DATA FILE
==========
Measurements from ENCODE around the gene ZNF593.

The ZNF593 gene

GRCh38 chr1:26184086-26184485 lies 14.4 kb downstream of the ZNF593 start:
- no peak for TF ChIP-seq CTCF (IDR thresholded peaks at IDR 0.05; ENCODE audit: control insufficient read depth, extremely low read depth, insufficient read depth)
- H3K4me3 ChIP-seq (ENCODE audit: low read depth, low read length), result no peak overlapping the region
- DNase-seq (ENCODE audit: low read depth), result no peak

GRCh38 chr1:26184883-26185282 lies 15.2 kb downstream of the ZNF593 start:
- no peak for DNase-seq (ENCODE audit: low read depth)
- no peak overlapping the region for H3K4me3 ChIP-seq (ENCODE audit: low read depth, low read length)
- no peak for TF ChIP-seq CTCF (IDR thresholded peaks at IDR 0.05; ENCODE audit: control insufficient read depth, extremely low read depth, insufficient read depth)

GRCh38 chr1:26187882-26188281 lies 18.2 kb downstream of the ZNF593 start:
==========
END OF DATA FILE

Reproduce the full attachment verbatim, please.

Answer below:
Measurements from ENCODE around the gene ZNF593.

The ZNF593 gene

GRCh38 chr1:26184086-26184485 lies 14.4 kb downstream of the ZNF593 start:
- no peak for TF ChIP-seq CTCF (IDR thresholded peaks at IDR 0.05; ENCODE audit: control insufficient read depth, extremely low read depth, insufficient read depth)
- H3K4me3 ChIP-seq (ENCODE audit: low read depth, low read length), result no peak overlapping the region
- DNase-seq (ENCODE audit: low read depth), result no peak

GRCh38 chr1:26184883-26185282 lies 15.2 kb downstream of the ZNF593 start:
- no peak for DNase-seq (ENCODE audit: low read depth)
- no peak overlapping the region for H3K4me3 ChIP-seq (ENCODE audit: low read depth, low read length)
- no peak for TF ChIP-seq CTCF (IDR thresholded peaks at IDR 0.05; ENCODE audit: control insufficient read depth, extremely low read depth, insufficient read depth)

GRCh38 chr1:26187882-26188281 lies 18.2 kb downstream of the ZNF593 start: